I have been challenged. Ed West writes that Iraqi Christians were singled out because it was assumed that they automatically would be enemies of the state during the American invasion of Iraq; working together with fellow Western co-religionists. The US has ignored their existence and they play no part in the American strategy. I certainly had no idea they were there. A professor friend of mine posted an article about growing religious persecution of Christian minorities in the Middle East and both of us were astonished to find that there were actual communities to be persecuted.

Like so many American Christians, we read the book of Revelation and parse it to determine if we can tell when the end times will come. We look at the prophecies given to the seven churches and compare our own congregations to the words of encouragement and condemnation. How will we fare in the final judgement? We debate about the meaning of the symbols. Does it mean the European Union is the beast? Does it mean that we’ll all be marked like grocery story products with codes that anyone can scan to reveal which category we’ve been placed in? We never look at the churches that are still IN TURKEY. I just assumed that they were gone. I’ve not heard sermons about them, lessons taught, etc. Yet these Christian traditions trace themselves back to the time before the Revelation.

Instead, THIS is my interpretation of the Middle East as described by Thomas Friedman in his book “From Beirut to Jerusalem” and graphed by “the big pharaoh”.


A complicated Gordian knot of relationships drawing on three sources of friction: nationalism (the imposition of borders on territories which had none); tribalism (and the complicated kinshap obligations and honors which shaped it apart from any other law which might be imposed by national organizations) and the authoritarian tradition. Like most countries — these territories admire anyone who can get things done. Like the Italians under Mussolini — they just want the trains to run on time and they can live with whatever it takes to accomplish that.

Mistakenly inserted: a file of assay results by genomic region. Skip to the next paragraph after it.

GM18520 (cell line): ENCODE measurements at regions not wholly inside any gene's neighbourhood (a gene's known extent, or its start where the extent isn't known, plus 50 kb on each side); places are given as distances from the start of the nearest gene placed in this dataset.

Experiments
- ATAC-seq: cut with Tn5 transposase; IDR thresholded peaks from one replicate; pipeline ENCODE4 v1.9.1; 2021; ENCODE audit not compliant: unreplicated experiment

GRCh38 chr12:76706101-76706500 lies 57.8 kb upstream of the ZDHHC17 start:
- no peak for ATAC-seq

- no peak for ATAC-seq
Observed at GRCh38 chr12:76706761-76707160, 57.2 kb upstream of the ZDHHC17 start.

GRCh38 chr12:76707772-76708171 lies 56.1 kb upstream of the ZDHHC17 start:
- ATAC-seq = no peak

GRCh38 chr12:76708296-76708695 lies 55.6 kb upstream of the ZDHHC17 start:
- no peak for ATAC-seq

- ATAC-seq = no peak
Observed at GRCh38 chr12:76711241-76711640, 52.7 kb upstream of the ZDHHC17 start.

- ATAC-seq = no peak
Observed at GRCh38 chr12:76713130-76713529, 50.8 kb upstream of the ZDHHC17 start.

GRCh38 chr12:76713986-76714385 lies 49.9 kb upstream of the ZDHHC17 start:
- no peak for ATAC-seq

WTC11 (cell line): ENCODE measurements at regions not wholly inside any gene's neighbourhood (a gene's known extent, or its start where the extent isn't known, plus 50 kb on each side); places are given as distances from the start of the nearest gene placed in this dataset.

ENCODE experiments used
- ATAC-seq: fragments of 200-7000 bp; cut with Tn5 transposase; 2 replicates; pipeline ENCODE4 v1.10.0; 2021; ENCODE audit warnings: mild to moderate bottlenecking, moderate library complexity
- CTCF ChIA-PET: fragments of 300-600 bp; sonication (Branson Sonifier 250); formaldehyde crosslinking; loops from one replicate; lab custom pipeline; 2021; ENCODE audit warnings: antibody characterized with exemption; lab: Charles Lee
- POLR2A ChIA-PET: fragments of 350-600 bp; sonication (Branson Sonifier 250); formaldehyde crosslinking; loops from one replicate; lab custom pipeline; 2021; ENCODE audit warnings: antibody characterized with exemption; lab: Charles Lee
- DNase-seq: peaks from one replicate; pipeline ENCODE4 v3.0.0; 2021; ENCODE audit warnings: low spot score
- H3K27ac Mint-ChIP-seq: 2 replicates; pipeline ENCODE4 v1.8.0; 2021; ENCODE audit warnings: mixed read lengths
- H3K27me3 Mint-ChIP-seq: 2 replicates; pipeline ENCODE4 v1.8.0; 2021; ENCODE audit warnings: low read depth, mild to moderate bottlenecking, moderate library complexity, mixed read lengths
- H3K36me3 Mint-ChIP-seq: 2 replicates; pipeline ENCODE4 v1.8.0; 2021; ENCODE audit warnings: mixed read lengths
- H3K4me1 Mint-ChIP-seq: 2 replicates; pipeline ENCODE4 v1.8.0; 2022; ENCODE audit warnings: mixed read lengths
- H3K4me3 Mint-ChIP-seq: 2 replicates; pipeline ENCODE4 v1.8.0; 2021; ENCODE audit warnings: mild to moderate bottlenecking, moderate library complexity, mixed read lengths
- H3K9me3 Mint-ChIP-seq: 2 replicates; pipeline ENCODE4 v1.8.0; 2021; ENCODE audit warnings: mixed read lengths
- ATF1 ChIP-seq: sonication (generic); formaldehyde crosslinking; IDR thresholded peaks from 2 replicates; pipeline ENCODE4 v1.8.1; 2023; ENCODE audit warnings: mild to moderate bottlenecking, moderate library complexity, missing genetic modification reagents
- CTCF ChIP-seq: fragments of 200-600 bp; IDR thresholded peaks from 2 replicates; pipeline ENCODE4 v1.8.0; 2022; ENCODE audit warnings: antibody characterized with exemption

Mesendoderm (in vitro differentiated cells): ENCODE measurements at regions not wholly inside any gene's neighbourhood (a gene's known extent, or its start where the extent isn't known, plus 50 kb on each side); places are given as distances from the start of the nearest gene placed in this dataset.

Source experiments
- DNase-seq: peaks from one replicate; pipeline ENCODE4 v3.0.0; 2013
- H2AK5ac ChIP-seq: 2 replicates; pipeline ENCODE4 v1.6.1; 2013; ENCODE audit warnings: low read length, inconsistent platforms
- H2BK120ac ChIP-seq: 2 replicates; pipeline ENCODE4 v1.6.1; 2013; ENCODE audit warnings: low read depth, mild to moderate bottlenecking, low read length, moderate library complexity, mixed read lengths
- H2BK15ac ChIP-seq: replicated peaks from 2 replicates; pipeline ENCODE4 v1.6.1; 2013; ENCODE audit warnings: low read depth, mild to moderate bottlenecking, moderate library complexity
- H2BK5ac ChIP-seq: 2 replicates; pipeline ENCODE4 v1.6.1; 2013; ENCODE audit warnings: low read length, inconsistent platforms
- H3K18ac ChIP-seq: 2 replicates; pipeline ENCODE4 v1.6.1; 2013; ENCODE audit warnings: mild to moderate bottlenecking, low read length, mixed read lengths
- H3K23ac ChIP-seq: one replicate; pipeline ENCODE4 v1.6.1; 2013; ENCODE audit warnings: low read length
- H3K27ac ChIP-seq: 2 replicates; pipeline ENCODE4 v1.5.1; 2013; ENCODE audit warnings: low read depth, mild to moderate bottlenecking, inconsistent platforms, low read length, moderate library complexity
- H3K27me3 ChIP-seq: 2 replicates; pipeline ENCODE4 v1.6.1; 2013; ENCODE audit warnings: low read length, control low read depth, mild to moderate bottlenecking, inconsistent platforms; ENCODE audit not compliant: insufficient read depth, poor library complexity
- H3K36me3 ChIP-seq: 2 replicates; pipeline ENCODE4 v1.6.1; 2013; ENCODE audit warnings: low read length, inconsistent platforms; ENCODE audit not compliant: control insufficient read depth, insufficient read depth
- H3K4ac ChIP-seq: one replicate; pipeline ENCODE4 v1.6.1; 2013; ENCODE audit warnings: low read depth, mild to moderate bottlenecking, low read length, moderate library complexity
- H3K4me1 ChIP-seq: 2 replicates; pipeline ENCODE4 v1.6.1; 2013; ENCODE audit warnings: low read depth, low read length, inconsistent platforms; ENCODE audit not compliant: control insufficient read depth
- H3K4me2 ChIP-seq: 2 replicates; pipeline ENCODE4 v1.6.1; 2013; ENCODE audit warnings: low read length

Friedman writes that Assad was an accomplished strongman who could literally raze a rebellious city to the ground, leave it in ashes and massacre its people — yet still win elections because his surviving population knew that he did what he (and they) thought he had to do.

The questions that this class will look at are:

1. Who are the Christians of Turkey?

2. Where are the Christians of Turkey and how did they get there?

3. What is their history?

4. What do they believe and why?

5. How do they yet manage to survive?

In this class we will concentrate on the Christians in Turkey (with occasional forays into the surrounding Middle East) because Turkey was the ancient heartland of Christianity after they left Jerusalem.

In some ways they are the “lost brotherhood”. As a culture there have been so many myths about trying to find the lost tribes of Israel. But have we looked to see what happened to our Christian brothers. It has struck me that in some ways it’s like the returning Jews from the Babylonian captivity rediscovering the law they’d forgotten about. This is an attempt to understand the worlds that they existed in and that they now exist in.

We hope that you will join us.